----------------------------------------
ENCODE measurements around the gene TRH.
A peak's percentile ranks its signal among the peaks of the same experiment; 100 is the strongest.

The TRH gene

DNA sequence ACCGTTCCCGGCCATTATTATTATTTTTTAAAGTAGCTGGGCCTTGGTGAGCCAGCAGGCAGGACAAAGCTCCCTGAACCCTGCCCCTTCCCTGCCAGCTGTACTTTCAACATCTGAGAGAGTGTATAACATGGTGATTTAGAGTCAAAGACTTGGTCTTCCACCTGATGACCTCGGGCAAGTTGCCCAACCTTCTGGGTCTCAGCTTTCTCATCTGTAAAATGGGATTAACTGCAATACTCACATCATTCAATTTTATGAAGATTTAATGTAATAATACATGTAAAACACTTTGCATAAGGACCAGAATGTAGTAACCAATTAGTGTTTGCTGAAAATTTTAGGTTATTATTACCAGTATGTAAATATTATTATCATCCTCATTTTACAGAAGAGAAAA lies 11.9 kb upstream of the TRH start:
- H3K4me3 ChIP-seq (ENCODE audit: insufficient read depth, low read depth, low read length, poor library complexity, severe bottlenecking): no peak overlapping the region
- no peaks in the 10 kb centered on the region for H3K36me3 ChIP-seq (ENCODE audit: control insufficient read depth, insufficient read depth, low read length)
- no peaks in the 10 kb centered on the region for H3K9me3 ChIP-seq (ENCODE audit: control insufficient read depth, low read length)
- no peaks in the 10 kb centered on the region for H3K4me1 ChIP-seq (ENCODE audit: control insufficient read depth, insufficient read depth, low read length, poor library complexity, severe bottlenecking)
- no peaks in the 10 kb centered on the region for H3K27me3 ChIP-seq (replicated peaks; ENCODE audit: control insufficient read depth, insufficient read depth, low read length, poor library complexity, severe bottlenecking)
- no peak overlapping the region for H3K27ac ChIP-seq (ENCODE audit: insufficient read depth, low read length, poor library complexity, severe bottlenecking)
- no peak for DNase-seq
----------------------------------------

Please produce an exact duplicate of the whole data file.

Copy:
ENCODE measurements around the gene TRH.
A peak's percentile ranks its signal among the peaks of the same experiment; 100 is the strongest.

The TRH gene

DNA sequence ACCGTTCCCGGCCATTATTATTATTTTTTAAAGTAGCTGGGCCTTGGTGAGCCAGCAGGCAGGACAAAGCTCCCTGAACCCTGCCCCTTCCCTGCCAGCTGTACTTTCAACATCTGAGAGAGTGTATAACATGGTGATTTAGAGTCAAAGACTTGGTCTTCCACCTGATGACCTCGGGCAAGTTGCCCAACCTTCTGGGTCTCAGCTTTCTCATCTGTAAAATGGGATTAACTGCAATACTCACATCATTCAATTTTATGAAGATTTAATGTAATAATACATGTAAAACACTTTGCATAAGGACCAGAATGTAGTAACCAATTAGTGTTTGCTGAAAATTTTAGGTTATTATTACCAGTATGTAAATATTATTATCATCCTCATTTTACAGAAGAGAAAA lies 11.9 kb upstream of the TRH start:
- H3K4me3 ChIP-seq (ENCODE audit: insufficient read depth, low read depth, low read length, poor library complexity, severe bottlenecking): no peak overlapping the region
- no peaks in the 10 kb centered on the region for H3K36me3 ChIP-seq (ENCODE audit: control insufficient read depth, insufficient read depth, low read length)
- no peaks in the 10 kb centered on the region for H3K9me3 ChIP-seq (ENCODE audit: control insufficient read depth, low read length)
- no peaks in the 10 kb centered on the region for H3K4me1 ChIP-seq (ENCODE audit: control insufficient read depth, insufficient read depth, low read length, poor library complexity, severe bottlenecking)
- no peaks in the 10 kb centered on the region for H3K27me3 ChIP-seq (replicated peaks; ENCODE audit: control insufficient read depth, insufficient read depth, low read length, poor library complexity, severe bottlenecking)
- no peak overlapping the region for H3K27ac ChIP-seq (ENCODE audit: insufficient read depth, low read length, poor library complexity, severe bottlenecking)
- no peak for DNase-seq